Manufacturing activity in the central Atlantic region advanced somewhat faster in January after firming somewhat in December, according to the Richmond Fed's latest survey. All broad indicators — shipments, new orders and employment — landed in positive territory, with manufacturers noting their first increase in worker numbers since September 2011. Most other indicators were also positive, including capacity utilization. Only backlogs inched lower. Delivery times were virtually unchanged, while finished goods inventories grew at a slower rate.
Looking forward, assessments of business prospects for the next six months were more optimistic in January. Contacts at more firms anticipated that shipments, new orders, backlogs, capacity utilization, and capital expenditures would grow more quickly during the next six months.
Survey assessments of current prices revealed that raw materials prices grew at a somewhat quicker rate in January than a month ago, while finished goods prices grew at a slightly slower pace. Over the next six months, respondents expected growth in raw materials prices to rise at a somewhat quicker pace than they had anticipated last month, while they expected price growth in finished goods to grow at a slower rate.
In January, the seasonally adjusted composite index of manufacturing activity — our broadest measure of manufacturing — increased nine points to 12 from December's reading of 3. Among the index's components, shipments gained fourteen points to 17 and new orders doubled, picking up seven points to finish at 14. The jobs index picked up eight points to 4.
Most other indicators also suggested stronger activity. The capacity utilization indicator advanced eight points to finish at 8, while the index for backlogs of orders gave up five points to end at −4. Additionally, the delivery times index was almost unchanged at 3, while our gauges for inventories were mixed in January. The finished goods inventories index lost fourteen points to 9, while the raw materials inventory index gained five points to end at 18.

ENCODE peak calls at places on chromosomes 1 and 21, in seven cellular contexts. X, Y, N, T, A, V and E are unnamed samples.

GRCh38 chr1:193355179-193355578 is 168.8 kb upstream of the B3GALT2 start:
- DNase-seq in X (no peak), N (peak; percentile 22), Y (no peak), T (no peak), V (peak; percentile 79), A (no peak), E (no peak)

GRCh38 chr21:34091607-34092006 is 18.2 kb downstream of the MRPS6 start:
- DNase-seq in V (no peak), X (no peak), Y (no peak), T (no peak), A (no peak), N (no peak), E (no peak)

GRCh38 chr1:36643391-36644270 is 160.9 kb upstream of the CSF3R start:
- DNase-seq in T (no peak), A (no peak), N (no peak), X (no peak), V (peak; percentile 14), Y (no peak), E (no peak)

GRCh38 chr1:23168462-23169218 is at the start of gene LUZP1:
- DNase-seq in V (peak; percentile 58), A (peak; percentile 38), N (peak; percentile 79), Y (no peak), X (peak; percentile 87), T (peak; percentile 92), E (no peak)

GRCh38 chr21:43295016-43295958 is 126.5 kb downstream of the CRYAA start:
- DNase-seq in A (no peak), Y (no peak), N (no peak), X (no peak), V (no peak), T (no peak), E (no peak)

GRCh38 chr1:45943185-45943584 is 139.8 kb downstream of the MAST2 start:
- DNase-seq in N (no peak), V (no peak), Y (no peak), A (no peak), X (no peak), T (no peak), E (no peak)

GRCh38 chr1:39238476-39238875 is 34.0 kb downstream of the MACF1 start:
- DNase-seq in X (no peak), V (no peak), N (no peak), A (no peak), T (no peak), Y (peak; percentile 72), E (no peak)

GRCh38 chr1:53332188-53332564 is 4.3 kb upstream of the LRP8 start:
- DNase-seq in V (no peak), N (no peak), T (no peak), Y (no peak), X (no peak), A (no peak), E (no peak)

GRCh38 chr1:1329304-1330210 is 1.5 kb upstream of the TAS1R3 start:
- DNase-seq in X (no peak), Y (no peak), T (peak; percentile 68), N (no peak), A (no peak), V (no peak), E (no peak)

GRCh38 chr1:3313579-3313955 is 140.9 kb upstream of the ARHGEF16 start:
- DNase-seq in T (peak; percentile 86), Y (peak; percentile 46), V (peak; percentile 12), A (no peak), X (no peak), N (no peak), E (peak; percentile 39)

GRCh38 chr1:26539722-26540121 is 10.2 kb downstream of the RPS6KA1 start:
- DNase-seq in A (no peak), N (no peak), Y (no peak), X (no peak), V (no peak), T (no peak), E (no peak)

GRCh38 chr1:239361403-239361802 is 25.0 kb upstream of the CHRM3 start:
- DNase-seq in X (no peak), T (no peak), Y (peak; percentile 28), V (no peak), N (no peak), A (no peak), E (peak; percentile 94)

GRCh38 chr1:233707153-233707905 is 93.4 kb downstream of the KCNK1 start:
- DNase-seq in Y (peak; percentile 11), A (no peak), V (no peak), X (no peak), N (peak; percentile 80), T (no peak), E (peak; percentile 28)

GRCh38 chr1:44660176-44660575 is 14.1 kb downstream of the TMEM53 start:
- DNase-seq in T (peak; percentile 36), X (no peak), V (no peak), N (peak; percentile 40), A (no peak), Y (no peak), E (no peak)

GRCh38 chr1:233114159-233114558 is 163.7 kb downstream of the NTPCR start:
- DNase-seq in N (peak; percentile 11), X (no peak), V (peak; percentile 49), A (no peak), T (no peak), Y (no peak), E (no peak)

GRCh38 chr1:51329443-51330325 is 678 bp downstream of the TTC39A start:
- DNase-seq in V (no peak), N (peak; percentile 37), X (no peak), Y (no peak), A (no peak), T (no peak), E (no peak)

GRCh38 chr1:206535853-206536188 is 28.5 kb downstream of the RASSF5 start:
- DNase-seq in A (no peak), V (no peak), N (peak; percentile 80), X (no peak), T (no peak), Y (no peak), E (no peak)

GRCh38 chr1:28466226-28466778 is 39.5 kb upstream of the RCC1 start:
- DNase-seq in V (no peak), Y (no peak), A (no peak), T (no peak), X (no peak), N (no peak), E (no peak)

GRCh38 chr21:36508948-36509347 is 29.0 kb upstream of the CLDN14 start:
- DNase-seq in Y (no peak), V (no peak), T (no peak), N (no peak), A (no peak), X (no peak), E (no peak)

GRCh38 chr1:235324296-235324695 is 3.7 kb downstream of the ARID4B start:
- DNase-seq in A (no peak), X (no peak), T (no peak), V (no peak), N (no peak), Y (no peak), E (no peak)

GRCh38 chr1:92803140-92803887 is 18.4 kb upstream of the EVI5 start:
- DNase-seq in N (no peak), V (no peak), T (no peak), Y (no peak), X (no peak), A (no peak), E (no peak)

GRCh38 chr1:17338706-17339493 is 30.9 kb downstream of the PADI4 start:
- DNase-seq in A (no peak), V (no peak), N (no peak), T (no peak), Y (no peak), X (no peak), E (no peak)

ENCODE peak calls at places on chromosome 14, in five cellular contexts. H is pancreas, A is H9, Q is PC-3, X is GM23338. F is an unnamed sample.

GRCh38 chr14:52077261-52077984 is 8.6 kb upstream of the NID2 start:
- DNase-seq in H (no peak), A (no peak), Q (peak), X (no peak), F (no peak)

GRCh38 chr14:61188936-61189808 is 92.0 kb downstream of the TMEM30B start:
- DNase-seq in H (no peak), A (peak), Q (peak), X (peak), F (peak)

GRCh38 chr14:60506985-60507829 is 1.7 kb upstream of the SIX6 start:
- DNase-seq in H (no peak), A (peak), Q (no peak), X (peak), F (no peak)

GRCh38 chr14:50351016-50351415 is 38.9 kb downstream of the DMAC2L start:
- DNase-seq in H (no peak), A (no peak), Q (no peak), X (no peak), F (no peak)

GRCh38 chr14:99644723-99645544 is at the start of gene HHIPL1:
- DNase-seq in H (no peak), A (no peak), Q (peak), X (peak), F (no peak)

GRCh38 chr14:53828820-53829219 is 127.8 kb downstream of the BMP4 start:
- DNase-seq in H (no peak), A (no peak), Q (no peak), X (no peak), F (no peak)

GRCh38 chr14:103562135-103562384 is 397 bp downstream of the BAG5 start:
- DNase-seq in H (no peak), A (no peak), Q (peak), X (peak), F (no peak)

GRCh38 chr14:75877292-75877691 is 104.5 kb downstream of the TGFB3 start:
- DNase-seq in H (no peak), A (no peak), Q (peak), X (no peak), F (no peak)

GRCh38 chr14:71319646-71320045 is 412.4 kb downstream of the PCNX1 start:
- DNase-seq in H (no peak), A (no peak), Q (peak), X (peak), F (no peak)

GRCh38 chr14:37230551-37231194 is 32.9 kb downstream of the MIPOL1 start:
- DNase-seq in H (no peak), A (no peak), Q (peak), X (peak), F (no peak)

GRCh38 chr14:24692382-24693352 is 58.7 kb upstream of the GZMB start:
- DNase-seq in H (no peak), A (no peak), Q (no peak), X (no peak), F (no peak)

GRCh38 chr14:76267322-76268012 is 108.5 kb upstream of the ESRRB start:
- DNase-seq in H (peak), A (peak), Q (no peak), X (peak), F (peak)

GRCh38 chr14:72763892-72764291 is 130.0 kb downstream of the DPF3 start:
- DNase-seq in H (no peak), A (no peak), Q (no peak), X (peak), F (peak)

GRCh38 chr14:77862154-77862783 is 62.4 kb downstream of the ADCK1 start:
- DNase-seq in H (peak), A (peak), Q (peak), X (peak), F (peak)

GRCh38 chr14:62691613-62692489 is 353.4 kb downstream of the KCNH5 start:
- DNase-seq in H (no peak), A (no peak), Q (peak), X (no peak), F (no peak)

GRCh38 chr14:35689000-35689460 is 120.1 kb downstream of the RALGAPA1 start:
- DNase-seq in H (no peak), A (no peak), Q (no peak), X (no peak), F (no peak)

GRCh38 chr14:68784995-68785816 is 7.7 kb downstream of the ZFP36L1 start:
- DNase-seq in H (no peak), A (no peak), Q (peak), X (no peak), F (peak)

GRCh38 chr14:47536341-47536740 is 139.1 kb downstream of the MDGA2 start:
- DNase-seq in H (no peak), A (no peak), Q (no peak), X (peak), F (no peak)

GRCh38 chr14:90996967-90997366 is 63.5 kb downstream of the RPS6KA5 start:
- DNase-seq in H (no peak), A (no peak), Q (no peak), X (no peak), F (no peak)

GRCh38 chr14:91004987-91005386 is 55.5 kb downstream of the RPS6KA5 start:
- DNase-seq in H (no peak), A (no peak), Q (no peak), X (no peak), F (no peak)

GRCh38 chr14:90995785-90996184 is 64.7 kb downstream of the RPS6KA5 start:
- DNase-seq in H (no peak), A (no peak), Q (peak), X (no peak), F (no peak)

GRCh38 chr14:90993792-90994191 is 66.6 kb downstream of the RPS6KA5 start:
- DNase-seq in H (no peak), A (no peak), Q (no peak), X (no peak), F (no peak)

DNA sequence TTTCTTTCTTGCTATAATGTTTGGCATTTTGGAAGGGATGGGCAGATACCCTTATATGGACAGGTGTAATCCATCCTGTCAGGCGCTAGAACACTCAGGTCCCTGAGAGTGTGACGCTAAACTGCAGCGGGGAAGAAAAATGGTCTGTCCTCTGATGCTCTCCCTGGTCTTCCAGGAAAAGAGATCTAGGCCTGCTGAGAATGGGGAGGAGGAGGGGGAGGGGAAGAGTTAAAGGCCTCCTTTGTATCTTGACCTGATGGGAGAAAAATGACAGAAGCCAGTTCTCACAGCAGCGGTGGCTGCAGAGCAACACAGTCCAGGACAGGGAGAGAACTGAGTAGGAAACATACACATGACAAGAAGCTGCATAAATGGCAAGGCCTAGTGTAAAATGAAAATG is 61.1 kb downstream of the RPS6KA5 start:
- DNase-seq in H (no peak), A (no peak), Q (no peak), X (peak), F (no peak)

Labor market conditions at District plants strengthened in January. The manufacturing employment index moved up eight points to end at 4, and the average workweek indicator added one point to 4. Wage growth remained modest, matching its three-month average of 10.
In our January survey, our contacts were more bullish about their business prospects for the next six months. The index of expected shipments increased nine points to 36, expected orders gained eleven points to finish at 32, and backlogs added eight points to 14. The capacity utilization and vendor delivery times indexes each rose nine points to finish at 11 and 20, respectively. Moreover, readings for planned capital expenditures moved up eight points to finish at 15.
District manufacturers' hiring plans in January were somewhat more optimistic as well. The expected manufacturing employment index edged up three points to 20, while the average workweek indicator held steady at 7. The index of expected wages was virtually unchanged at 19.
District manufacturers reported that raw materials prices increased at an average annual rate of 2.53 percent January, up somewhat from December's reading of 1.55 percent. Finished goods prices rose at a 0.57 percent pace, considerably below December's reading of 1.34 percent.
Looking forward, respondents expected that the prices they pay will advance at a 3.15 percent pace, slightly above December's reading of 2.70 percent. Contacts looked for finished goods prices to increase at a 1.62 percent annual rate, somewhat below last month's 2.23 percent pace.
Associate Regional Economist